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Android 4.4 KitKat release date, news and rumors

Having long expected version 5.0 of Android to be given the code name Key Lime Pie, Google instead handed the 'K' release name to Android 4.4 and in a weird cross-promotional deal it called it Android KitKat.
As part of the deal Nestle is running a contest to win aNexus 7 or Google Play credit through specially branded Kit Kat bars.
So, apart from the fact that the chocolate bar has a space between Kit and Kat and Android 4.4 doesn't. what do we know about KitKat so far?

Android 4.4 release date

Android 4.3 recently arrived on the Nexus 7, Nexus 7 2012, Nexus 4, Nexus 10 and Samsung Galaxy Nexus but is yet to roll out to other devices. It'll also be arriving 'soon' on the HTC One and Samsung Galaxy S4 Google versions, with HTC saying it expects to push it out to developers by the end of September.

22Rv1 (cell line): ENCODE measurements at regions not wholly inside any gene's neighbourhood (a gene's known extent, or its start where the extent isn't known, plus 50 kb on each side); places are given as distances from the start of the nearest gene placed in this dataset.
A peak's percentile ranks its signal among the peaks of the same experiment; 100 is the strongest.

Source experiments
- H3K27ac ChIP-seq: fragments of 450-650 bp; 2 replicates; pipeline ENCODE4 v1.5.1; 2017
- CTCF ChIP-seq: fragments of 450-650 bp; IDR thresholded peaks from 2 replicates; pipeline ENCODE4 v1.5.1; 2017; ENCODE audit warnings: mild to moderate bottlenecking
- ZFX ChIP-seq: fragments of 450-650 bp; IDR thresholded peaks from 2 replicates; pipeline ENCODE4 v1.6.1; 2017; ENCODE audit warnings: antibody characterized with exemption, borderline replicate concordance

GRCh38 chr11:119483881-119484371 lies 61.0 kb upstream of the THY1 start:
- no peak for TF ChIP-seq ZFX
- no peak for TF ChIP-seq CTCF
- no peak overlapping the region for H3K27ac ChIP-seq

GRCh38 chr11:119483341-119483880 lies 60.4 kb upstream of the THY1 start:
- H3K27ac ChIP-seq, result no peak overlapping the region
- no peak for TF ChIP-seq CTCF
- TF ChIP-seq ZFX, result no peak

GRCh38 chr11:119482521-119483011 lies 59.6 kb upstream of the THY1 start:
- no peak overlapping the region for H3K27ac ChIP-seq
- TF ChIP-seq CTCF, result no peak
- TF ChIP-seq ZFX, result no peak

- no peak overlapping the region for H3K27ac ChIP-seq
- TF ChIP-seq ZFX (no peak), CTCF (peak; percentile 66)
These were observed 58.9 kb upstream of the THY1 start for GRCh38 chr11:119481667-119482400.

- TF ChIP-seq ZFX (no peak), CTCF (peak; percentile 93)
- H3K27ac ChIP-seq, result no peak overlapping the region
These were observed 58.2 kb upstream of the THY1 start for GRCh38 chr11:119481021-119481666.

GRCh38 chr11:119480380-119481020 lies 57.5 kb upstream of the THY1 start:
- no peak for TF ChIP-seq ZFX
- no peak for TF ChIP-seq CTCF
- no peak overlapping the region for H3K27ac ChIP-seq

So now we can start to look forward to the Android 4.4 KitKat release date. But when? We'll take a guess at late October or early November 2013 for now - which is when we were previously expecting to see Android 5.0 break cover.
Cut to the chase
What is it? A minor upgrade for Android, to follow on from Android 4.3 Jelly Bean
When is it out? The rumors say October 18, 28 or 31
What will it cost? Nothing, it'll be a free upgrade
On September 20 Nestle Germany confirmed an October launch for Android KitKat on its German KitKat Facebook wall, replying to a question with a translated message which reads: "Hi Tim, Android 4.4 KIT KAT is available in October".
A release date earlier tipped to Ausdroid which turned out to be incorrect was October 14, as was October 15 which was a date supposedlyoverheard at Google's October Launchpad developer event.
Writing on his Google+ page on 3 October, Artem Russakovskii of Android Police said that the Android 4.4 release date is actually October 31, a date that was set some time in early September.